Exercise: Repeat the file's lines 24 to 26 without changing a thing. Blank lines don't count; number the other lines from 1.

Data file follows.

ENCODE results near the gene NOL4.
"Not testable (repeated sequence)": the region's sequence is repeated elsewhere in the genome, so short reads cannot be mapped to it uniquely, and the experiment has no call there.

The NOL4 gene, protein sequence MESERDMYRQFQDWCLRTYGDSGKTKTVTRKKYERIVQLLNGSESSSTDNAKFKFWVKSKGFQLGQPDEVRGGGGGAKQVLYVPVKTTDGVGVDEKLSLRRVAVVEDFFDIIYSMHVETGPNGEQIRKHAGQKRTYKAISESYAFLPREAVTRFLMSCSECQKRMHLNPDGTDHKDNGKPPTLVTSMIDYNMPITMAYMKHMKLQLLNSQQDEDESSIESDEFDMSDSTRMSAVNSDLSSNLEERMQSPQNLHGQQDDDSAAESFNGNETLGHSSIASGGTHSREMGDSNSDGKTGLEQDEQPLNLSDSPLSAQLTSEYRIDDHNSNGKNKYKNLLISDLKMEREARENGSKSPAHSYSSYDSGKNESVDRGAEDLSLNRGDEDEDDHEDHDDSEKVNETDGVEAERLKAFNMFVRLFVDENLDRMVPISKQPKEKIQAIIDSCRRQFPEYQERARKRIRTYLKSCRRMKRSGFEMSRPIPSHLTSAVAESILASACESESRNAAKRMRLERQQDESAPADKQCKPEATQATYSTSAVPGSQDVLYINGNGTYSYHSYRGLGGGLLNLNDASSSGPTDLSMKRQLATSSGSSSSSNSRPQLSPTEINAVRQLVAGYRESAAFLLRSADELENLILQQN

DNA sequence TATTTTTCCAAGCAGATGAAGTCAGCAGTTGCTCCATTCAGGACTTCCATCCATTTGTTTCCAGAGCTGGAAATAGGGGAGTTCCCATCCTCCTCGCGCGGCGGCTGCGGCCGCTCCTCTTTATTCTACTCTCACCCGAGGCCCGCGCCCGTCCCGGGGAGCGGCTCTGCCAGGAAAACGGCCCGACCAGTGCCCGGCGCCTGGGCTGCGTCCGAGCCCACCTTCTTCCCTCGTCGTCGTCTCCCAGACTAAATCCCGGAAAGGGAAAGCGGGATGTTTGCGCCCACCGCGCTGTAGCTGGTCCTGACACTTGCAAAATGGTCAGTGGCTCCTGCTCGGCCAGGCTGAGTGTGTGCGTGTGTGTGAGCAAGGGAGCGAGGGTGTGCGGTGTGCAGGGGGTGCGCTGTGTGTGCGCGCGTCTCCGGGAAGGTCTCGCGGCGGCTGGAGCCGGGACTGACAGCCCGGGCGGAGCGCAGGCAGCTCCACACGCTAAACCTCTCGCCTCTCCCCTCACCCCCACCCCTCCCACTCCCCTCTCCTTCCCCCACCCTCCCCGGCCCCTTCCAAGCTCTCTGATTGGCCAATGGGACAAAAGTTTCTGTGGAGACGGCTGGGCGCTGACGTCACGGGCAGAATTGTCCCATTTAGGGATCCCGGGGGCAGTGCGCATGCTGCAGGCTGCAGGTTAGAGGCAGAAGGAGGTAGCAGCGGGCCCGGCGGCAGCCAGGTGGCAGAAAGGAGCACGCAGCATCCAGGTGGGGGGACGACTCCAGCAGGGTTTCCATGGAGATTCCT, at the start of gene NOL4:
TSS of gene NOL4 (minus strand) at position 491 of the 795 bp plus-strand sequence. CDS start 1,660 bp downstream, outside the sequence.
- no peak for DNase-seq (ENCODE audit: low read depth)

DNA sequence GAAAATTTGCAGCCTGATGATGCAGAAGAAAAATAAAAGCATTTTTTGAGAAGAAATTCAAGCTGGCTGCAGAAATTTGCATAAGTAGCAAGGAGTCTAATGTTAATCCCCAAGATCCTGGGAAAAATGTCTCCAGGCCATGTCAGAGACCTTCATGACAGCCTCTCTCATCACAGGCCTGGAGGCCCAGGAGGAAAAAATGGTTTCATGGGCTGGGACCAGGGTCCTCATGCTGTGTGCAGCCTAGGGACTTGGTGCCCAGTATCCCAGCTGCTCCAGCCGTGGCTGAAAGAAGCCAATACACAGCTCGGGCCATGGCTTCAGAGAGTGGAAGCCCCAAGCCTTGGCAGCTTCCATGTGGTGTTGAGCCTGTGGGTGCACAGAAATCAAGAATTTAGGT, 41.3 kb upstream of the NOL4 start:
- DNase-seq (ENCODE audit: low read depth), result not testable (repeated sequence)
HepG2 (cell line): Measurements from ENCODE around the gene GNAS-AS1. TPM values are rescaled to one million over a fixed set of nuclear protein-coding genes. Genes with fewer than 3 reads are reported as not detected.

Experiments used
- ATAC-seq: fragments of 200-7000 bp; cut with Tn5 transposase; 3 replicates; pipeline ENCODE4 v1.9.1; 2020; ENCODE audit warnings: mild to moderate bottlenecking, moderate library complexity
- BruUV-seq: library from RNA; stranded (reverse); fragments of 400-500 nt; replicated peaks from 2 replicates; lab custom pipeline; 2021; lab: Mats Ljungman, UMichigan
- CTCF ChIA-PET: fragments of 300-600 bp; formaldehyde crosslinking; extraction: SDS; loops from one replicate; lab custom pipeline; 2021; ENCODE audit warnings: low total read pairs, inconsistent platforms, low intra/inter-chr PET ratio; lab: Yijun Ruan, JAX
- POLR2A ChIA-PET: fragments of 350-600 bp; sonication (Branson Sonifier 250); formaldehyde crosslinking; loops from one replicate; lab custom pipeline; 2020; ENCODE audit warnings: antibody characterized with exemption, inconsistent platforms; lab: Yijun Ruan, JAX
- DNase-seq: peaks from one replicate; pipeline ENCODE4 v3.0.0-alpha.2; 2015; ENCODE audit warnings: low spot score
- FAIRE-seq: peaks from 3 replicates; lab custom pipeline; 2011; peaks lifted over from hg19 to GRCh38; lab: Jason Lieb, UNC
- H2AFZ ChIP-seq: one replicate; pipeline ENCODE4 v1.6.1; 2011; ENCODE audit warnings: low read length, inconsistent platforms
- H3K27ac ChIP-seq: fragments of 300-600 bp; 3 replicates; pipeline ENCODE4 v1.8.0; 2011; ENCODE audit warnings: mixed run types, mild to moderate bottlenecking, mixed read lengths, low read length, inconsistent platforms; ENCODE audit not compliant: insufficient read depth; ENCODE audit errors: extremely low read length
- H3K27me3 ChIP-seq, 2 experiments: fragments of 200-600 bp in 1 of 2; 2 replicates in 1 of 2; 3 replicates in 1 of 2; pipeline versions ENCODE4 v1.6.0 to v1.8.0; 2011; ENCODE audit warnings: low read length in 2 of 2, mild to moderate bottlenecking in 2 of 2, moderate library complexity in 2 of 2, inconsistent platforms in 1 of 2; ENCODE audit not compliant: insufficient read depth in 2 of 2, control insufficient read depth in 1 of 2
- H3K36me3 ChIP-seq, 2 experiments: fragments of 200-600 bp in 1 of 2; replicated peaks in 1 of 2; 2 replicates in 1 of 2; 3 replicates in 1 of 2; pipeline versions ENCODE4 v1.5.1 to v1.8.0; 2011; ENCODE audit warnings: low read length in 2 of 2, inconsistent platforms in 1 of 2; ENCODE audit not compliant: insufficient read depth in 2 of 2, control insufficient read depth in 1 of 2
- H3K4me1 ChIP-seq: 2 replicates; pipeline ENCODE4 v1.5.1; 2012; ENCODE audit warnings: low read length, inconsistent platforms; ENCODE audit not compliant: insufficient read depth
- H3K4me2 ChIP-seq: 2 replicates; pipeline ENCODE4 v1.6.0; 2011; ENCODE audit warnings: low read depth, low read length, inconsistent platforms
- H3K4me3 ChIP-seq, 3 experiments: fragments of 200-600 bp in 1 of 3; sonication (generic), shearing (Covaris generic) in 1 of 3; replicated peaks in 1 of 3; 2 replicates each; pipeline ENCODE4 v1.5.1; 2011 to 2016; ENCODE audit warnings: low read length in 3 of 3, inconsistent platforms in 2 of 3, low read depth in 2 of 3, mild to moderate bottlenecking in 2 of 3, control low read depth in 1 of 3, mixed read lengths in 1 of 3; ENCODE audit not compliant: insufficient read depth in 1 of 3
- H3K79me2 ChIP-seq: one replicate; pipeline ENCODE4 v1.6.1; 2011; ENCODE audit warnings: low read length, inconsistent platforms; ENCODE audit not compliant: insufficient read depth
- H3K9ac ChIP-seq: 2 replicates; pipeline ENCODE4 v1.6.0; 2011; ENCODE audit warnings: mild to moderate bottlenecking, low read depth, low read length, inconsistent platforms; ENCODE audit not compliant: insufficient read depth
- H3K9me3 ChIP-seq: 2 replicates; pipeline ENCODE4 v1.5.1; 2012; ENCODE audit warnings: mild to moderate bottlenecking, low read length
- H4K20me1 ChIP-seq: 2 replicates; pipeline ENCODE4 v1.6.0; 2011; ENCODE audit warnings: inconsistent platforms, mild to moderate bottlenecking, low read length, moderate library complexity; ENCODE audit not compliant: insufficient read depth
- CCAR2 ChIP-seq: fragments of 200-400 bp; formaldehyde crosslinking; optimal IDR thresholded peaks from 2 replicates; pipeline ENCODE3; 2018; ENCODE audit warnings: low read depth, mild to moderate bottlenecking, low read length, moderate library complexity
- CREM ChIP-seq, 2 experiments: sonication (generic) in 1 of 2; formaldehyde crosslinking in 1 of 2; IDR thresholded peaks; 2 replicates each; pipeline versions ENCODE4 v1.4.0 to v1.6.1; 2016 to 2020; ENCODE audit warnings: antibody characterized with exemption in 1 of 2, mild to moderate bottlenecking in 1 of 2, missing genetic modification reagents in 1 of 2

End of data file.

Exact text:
- H3K79me2 ChIP-seq: one replicate; pipeline ENCODE4 v1.6.1; 2011; ENCODE audit warnings: low read length, inconsistent platforms; ENCODE audit not compliant: insufficient read depth
- H3K9ac ChIP-seq: 2 replicates; pipeline ENCODE4 v1.6.0; 2011; ENCODE audit warnings: mild to moderate bottlenecking, low read depth, low read length, inconsistent platforms; ENCODE audit not compliant: insufficient read depth
- H3K9me3 ChIP-seq: 2 replicates; pipeline ENCODE4 v1.5.1; 2012; ENCODE audit warnings: mild to moderate bottlenecking, low read length